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Original Issue

A Twin mortar gets the range

There are power hitters who rip into the ball and send it screaming off like a tracer bullet, and then there are others who operate more like a mortar: whump, and the ball climbs 30 or 40 stories before descending into some poor bleacherite's seat like a fallen moon rock. Harmon Killebrew of Minnesota, who at the age of 36 is not what you would call a transient phenomenon, is in his 19th major league season as the archetypical mortar.

Week before last Mortar Killebrew was on target—he hit five homers in six games—but last week he was misfiring. "I asked Ralph Kiner once how long you can stay in the groove," says Killebrew, "and he said, 'Not many games.' "If anybody is ideally constructed to perform the essential task of lifting a ball over an outfield fence, Killebrew is. At 5'11" and 214 pounds, he also appears strong enough to hit home runs under water. In the next few games Harmon should pass Jimmy Foxx and Mickey Mantle on the alltime home run list. This will make him the second most prolific home run hitter in American League history and the most prolific right-handed one. Currently he has 534 homers, including 19 this season, and almost all of them, he says, have come in bunches.

Last year was the first in Killebrew's long career during which he played full time without hitting over 30 home runs (he was held to 28), and he started slowly again this season. He seemed to have trouble getting around on good fastballs the way he used to and he was frequently being referred to with that old epithet, "an aging star." Then suddenly he was back in stride. Just before the All-Star break Killebrew won the opener of a doubleheader against Milwaukee with a home run. Declining Manager Frank Quilici's invitation to take a rest in the nightcap, he cracked one more homer to give the Twins a 4-0 lead in another victory. After the break he hit a low-and-away Vida Blue fastball over the right-field fence, then three days later discovered enough substance in a Wilbur Wood knuckleball to turn it into the home run that beat Chicago 1-0.

But last week against the less-than-formidable pitching of the last-place Texas Rangers he found himself out of the groove again. He did hit what they call "a towering drive" against the wind to the centerfield warning track in Texas. Even though it was nothing more than an out, it provoked impressed oohs from a crowd that included members of the Mothers of Twins organization representing 232 sets of twins, five sets of triplets and one set of quads from the Dallas-Fort Worth area. One pair of 10-years-olds came up to Killebrew—who is a Twin and only looks like triplets—for autographs before the game. "How many homers have you hit, Harmon?" one twin asked in a small voice. When Harmon apparently failed to hear, the other twin stared at the huge autographing forearms and said, "I reckon it's a plenty of 'em."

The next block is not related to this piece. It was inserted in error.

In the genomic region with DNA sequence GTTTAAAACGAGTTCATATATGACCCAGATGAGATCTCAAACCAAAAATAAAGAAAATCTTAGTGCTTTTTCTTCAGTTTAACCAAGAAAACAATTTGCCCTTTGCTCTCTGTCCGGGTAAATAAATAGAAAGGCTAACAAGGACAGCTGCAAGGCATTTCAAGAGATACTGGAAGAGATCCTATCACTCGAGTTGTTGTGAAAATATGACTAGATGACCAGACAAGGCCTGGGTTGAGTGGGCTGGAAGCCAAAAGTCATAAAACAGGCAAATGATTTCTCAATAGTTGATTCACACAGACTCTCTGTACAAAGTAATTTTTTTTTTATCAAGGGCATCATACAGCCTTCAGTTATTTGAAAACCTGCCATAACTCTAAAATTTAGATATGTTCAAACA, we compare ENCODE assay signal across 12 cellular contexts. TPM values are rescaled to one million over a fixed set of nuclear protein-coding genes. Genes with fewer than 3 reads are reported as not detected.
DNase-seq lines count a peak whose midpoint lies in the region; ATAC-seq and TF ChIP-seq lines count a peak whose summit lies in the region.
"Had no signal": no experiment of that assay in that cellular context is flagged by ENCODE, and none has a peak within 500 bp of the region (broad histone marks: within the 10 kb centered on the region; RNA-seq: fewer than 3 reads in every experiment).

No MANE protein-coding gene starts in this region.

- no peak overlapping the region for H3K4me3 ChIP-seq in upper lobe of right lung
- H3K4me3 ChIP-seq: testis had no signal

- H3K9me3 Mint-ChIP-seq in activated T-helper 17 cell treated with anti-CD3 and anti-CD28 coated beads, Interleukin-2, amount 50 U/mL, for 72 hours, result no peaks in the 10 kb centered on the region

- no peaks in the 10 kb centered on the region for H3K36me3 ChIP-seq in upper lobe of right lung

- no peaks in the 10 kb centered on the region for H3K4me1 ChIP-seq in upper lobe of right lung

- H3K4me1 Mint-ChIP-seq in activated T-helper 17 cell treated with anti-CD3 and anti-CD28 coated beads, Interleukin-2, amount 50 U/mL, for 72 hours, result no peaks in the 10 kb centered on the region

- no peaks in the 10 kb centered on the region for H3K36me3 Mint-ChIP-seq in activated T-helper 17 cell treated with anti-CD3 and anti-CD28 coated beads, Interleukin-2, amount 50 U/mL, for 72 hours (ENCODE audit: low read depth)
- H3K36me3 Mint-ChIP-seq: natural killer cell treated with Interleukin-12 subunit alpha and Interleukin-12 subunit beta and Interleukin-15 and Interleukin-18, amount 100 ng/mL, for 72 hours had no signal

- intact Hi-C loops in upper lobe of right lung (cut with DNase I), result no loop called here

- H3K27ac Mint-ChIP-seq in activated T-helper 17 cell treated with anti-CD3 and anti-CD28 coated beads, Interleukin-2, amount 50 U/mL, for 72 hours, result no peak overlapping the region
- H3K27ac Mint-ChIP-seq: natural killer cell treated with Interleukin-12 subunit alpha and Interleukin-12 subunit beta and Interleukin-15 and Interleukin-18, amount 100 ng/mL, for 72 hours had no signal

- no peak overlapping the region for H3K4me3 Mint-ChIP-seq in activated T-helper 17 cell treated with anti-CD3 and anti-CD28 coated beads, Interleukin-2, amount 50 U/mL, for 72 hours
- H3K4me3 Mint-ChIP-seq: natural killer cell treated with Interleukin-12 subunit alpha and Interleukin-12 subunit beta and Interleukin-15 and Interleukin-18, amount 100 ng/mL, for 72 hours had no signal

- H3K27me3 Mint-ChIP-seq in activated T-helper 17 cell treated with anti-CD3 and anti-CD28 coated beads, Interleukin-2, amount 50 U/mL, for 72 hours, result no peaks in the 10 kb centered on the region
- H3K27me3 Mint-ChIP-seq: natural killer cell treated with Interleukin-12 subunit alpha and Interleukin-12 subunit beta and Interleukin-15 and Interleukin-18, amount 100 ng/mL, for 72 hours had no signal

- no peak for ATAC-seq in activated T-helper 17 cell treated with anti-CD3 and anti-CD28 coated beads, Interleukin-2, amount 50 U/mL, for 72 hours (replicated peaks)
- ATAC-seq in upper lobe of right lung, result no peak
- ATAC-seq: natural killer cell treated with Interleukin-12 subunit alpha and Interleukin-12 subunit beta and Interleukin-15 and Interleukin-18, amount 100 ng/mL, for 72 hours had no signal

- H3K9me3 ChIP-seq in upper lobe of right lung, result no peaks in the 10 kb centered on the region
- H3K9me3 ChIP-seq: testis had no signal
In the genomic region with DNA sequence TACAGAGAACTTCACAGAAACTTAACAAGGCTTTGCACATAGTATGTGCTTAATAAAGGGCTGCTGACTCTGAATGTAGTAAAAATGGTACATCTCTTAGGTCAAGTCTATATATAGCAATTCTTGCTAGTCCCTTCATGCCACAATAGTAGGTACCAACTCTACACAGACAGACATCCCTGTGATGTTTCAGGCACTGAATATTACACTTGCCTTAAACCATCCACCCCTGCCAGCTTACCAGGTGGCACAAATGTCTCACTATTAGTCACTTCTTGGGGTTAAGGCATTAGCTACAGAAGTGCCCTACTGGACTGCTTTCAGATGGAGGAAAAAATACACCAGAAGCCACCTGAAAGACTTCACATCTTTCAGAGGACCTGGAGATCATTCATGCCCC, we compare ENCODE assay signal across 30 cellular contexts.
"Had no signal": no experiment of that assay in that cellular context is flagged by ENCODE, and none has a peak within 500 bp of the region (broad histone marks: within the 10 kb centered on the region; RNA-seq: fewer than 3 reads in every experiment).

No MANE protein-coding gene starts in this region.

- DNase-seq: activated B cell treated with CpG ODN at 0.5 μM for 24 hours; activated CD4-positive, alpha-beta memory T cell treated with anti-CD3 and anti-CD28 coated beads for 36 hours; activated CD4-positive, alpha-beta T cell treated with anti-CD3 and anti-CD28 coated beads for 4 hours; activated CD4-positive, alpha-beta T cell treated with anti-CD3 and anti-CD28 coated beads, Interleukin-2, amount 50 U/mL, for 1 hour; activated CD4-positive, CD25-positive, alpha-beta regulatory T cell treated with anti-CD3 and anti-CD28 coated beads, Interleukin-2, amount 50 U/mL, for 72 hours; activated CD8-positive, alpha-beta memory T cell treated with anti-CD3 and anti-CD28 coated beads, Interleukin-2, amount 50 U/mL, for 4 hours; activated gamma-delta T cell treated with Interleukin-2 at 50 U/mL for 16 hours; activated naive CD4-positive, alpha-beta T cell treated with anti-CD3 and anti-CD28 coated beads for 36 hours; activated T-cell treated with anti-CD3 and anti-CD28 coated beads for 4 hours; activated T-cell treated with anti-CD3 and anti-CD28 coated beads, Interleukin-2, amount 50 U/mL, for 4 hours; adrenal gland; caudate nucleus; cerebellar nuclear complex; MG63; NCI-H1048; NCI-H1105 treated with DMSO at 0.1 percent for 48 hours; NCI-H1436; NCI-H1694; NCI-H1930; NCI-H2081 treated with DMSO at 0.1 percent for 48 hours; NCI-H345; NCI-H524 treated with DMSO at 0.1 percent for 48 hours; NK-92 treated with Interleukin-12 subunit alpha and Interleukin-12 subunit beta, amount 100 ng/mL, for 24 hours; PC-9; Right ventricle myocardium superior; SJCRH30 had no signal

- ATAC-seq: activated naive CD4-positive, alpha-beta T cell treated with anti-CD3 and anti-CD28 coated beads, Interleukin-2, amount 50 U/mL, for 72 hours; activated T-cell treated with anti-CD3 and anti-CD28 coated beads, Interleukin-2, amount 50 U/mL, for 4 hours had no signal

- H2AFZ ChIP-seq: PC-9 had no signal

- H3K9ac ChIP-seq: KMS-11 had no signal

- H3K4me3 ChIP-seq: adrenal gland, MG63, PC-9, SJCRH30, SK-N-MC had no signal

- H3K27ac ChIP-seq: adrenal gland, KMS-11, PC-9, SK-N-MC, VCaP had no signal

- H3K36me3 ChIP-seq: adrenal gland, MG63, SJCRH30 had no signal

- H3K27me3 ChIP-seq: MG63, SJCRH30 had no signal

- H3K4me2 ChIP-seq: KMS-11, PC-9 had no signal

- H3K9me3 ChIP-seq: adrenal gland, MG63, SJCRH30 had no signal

What makes a slugger who has hit so plentifully go through ups and downs? Killebrew himself is inclined to let such a question stand as a mystery. He does so partly because he believes, reasonably enough, that no one can fathom, much less explain to a layman, exactly what the difference is between being in the groove and being out of it, and partly because he is reticent about what he considers intimate matters. "That's secret stuff you're getting into now," he said pleasantly when asked what adjustments he might be making in search of the groove. But he does reveal that "You wait better when you have the good feeling. You feel like you can wait a long time on a pitch and still get your weight completely behind it. Then, when the perfect timing slips and the ball starts beating the bat to that good leverage point, sometimes you try to quicken yourself up with your body. Then you get yourself into trouble."

Perhaps everyone has tried to quicken himself up with his body in some line of endeavor, but what exactly does that mean in hitting? Quilici, who took over as manager of the Twins about the same time Killebrew got into his most recent groove, offered some elucidation. "About all a manager can do for a hitter like Harm is make sure he knows how much confidence we have in him. And sometimes you can notice little things he is doing that he's done before when he wasn't going good," he said.

Quilici also reports that Killebrew, who hates to mention his injuries, has been bothered the past two seasons by an injury to his right, or toehold, foot. This infirmity increases his tendency to open up too soon when he strides—to pull his trunk around in order to give himself elbowroom. When the pitch is inside, this early opening may be a necessary part of pulling the ball. However, when the pitch is to the outside, the body must not be pulling away from it. The body has to wait.

But to do what Killebrew has to do, a batter must be stolid only up to a point. Then, at the last instant he must be preternaturally quick. People tend not to appreciate how resistant a thrown baseball can be. It comes in not only as a hopping, sinking, sailing or hooking will-o'-the-wisp but also as a ramming line of force. Killebrew is the kind of hitter who can pick a fastball off his chin, or chest, or wrists and jerk it out of a stadium. This is comparable to picking off a runaway outboard motor and in the same motion heaving it up a flight of stairs. Last Sunday he gave it the old metaphorical heave-ho, getting three hits, including a homer and a triple as the Twins split a doubleheader with the A's. Way to groove, Harm.